The late, great—I know it’s a cliché but he was—Buddy Melges, when asked how to drive a boat well upwind, would say that the secret is keeping the angle between the headstay and horizon constant.
For us lesser helmspersons, an inclinometer makes this way easier.
I was just about to fit one to our J/109 when I realized that the smart compass I installed last winter also measures heel angle and sends that out on the NMEA 2000 network, so it was just a matter of moments to add it to one of the cockpit readouts.
Once the boat is fully powered up, sailing a constant heel angle through the puffs and lulls is a way faster and more comfortable way to helm upwind than just following the jib telltails.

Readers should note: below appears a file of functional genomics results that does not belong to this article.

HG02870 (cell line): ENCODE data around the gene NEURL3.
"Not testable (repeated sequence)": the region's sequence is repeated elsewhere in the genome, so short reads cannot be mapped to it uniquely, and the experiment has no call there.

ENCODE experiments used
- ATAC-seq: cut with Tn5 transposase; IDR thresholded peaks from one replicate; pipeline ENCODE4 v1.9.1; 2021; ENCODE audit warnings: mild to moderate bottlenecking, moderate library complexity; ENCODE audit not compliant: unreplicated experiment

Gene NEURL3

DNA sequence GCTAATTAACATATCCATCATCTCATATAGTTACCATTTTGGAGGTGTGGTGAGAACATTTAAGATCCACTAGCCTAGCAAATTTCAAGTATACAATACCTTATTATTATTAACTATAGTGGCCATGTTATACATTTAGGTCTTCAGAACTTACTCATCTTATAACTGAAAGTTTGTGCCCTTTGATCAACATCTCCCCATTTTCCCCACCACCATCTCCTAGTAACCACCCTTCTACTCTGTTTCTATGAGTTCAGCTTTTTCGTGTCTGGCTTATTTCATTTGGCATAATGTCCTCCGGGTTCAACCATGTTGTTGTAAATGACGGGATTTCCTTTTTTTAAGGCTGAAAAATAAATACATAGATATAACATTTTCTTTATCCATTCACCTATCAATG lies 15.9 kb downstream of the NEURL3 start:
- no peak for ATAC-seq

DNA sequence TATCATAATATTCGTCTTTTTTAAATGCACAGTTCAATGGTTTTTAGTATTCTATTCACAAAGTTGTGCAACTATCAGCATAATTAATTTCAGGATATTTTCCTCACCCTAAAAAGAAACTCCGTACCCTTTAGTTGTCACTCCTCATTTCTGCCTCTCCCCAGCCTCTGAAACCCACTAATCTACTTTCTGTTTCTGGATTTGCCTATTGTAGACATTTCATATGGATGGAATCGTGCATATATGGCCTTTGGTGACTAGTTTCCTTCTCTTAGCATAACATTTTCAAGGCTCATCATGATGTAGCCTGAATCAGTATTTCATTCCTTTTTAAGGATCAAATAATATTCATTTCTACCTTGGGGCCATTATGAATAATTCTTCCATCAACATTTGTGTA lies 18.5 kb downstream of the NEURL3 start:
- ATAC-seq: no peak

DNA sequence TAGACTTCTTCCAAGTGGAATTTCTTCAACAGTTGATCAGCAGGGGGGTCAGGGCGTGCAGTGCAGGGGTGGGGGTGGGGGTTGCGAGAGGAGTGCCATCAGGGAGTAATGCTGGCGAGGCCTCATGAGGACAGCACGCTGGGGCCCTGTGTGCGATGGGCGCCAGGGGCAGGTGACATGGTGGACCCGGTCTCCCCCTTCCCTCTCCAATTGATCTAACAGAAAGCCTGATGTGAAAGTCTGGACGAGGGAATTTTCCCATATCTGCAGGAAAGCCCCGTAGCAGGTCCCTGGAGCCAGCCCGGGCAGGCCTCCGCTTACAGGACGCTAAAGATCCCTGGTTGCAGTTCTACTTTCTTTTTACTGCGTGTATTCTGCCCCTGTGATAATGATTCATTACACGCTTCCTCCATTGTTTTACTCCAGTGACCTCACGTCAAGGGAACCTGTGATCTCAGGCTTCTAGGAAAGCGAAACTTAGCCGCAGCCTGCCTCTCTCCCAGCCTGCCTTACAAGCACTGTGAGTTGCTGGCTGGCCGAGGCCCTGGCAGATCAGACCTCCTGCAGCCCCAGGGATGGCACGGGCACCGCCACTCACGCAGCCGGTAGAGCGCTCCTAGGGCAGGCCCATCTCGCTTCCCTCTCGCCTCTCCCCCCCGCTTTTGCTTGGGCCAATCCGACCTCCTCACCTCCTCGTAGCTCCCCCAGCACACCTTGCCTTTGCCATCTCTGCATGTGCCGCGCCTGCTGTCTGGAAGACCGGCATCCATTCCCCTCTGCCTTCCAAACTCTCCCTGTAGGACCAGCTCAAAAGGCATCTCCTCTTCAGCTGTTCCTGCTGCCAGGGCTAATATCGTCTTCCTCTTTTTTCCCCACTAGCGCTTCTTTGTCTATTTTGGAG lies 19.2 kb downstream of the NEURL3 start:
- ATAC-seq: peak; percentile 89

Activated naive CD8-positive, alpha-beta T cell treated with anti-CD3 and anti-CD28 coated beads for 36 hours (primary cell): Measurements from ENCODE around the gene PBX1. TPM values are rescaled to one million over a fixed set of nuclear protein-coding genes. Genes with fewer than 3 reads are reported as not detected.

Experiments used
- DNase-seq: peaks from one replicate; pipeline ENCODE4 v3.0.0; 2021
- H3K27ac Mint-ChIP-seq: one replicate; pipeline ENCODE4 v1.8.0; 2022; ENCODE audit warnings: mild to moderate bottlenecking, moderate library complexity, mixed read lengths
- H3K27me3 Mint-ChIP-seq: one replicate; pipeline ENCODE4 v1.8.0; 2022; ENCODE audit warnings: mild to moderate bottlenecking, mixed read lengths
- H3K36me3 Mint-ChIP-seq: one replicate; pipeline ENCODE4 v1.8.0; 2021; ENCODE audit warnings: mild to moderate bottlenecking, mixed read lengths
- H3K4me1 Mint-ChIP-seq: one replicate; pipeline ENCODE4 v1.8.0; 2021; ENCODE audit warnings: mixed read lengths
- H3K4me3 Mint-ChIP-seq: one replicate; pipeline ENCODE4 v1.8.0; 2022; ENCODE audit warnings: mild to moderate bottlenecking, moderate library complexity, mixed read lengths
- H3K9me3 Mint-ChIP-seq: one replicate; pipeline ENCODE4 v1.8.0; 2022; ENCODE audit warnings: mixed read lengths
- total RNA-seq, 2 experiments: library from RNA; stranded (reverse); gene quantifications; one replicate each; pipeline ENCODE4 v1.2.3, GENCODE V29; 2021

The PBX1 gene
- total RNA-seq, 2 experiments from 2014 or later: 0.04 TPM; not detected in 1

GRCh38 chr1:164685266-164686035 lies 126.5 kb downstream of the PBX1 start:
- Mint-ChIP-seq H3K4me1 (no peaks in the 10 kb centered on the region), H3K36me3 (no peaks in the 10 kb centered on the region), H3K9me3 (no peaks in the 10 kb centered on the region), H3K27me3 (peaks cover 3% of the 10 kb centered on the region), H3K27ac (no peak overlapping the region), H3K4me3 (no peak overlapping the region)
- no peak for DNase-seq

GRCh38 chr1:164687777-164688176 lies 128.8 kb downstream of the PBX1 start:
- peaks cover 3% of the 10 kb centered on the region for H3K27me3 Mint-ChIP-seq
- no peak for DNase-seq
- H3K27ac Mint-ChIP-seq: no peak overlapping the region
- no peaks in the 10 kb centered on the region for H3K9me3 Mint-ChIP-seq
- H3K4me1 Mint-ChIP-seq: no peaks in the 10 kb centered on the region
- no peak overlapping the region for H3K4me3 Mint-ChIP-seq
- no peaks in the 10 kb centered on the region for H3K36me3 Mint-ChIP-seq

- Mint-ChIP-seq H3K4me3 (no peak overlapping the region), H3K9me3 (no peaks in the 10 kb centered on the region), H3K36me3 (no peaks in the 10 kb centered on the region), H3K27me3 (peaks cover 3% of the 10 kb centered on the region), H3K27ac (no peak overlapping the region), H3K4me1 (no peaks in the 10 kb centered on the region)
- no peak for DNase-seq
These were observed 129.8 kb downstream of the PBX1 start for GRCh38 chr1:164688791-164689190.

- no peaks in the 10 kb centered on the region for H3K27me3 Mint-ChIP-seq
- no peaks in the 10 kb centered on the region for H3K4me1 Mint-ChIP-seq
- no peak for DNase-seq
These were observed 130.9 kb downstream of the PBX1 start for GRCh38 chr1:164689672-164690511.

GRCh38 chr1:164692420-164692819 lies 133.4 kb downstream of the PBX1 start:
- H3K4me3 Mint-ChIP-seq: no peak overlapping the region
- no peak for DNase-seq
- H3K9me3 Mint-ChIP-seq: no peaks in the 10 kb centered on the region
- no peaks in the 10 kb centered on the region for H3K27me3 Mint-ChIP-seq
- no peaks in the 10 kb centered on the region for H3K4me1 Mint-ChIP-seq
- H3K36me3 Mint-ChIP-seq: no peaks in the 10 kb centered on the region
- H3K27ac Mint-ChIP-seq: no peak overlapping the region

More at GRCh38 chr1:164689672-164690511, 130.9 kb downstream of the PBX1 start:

Excessive heel is also a not-so-subtle hint that it’s time to reef.
Nothing more than 20 degrees is fast on the J/109, flatter with a full crew on the rail.
The M&R 56 is fastest up wind at about 23-25.
Boats that are not as easily driven will need more heel, and full-keel boats with a lot of wetted surface are often fastest at high angles—as much as 35 degrees.
That said, many people, particularly those new to sailing, let the boat heel too much.
Anyway, every sailboat should have a way to display heel angle. If your autopilot compass does not have this feature, a simple inclinometer will do.